Tuesday, January 25, 2005

Samoan Democracy

Aeo’ainuu Aleki touched on a key issue in Monday’s commentary column tofasunshine.as. It was about the selection of senators to the Fono, which has come under criticism lately for not being subject to the people’s vote. Instead, Senators are elected through the fa’asamoa in the district councils. While the article makes plenty of valid points, there is a major misconception.

Aeo’ainuu points out that “the selection of Senate members was not according to a rule of democracy.” While candidates to the Senate are not put on a ballot per se, we shouldn’t rob the fa’asamoa of its own democratic principles. Families elect matai’s who represent their respective clans in the village council. Village councils elect representatives to the district councils, and the district councils elect our senators. If that’s not democracy then I don’t know what is.

Samoa has had a long history of this democracy before European contact was made. Our ancestors also did just as good of a job as America’s founding fathers in limiting centralized power. The kings of old Samoa practically had no political powers within the villages. Every village was considered politically autonomous (still true to this day), and because of this fact, the powers of kings and paramount chiefs over people’s everyday lives were severely limited.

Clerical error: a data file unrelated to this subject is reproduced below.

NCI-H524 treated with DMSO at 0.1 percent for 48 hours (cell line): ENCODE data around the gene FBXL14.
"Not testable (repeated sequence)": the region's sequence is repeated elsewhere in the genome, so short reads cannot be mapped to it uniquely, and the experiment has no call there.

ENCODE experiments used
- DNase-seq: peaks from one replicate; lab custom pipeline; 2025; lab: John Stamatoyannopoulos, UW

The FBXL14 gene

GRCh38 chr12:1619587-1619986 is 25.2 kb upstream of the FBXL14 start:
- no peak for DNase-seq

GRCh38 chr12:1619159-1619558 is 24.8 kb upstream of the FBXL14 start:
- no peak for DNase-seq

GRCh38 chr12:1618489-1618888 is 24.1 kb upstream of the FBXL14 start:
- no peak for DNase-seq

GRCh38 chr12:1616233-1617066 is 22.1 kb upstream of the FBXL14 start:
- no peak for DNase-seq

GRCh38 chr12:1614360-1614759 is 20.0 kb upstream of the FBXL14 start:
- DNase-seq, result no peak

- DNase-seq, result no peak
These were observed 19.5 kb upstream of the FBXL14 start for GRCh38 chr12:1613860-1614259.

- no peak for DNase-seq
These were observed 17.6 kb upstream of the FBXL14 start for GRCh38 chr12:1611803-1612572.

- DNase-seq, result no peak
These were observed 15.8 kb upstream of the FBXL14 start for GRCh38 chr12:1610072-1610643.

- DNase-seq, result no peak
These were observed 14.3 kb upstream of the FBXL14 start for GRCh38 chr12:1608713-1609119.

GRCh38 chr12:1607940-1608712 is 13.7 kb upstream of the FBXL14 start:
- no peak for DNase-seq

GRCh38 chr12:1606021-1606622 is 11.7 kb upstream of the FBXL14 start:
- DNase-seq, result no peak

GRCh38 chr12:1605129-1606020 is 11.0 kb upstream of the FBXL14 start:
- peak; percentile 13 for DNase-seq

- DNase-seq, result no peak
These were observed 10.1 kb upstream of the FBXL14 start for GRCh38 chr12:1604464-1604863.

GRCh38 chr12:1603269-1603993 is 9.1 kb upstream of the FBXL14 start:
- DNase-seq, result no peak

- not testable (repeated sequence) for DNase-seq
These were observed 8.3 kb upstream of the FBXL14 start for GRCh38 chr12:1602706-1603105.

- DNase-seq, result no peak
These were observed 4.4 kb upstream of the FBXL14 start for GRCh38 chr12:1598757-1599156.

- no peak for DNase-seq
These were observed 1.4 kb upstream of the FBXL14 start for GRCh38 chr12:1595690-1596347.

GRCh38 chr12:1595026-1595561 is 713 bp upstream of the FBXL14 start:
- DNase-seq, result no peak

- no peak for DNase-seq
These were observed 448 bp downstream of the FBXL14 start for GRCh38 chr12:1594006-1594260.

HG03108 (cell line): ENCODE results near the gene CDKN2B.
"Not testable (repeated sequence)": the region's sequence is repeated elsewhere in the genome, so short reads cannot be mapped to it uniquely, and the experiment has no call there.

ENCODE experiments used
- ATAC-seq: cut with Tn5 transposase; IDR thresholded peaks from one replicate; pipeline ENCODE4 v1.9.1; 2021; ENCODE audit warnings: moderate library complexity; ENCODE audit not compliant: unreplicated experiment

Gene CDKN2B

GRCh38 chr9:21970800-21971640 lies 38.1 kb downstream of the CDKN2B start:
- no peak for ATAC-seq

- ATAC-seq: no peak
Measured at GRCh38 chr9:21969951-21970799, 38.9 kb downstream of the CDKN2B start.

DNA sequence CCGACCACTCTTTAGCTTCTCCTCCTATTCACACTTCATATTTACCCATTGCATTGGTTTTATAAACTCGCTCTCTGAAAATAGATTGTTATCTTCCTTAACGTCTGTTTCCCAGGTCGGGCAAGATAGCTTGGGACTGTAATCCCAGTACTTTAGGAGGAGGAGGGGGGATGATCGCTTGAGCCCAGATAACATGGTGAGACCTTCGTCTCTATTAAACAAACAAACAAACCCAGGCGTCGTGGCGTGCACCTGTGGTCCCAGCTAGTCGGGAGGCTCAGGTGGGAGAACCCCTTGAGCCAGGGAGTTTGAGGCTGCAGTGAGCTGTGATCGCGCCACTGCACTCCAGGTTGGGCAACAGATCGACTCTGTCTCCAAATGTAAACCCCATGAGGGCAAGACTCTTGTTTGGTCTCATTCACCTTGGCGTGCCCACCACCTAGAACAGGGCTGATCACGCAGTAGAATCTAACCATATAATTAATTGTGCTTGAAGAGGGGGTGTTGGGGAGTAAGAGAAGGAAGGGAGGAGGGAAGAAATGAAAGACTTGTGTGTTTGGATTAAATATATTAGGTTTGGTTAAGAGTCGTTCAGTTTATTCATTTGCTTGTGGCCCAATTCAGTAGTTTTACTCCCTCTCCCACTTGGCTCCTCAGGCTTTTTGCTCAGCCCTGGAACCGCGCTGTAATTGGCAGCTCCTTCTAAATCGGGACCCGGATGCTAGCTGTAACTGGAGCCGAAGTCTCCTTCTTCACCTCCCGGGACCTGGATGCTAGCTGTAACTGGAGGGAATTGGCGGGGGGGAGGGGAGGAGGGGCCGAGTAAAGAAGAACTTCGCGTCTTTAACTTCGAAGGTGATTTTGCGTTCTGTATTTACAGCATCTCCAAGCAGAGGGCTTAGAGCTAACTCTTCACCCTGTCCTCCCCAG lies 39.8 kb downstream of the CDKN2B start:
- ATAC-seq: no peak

Aeo’ainuu seems to suggest that democracy is a western value and not a Samoan one by saying, “Perhaps, [criticism of the fa’asamoa senate selection process] arises from prejudicial thinking that places Samoan tradition and culture in a subordinate role to western values.” Aeo’ainuu is mistaken as the critics are by not recognizing that Samoan tradition and culture and western values are the same in the sense that they all revolve around democracy as a central theme.

The values of democracy and individual rights do not belong to anyone nor do they originate from a certain hemisphere of this globe. They come from above and they are inherent to every individual. The fa'asamoa has just expressed these values in a different manner and to some extent, a lesser degree. But the same is true of today’s America, where individuals’ and enterprises’ rights and liberties are still being trampled on by government.

What is more important than how senators are elected is ensuring that their powers do not extend beyond their charter granted to them by our constitutions and that their actions do not infringe on the people’s rights.

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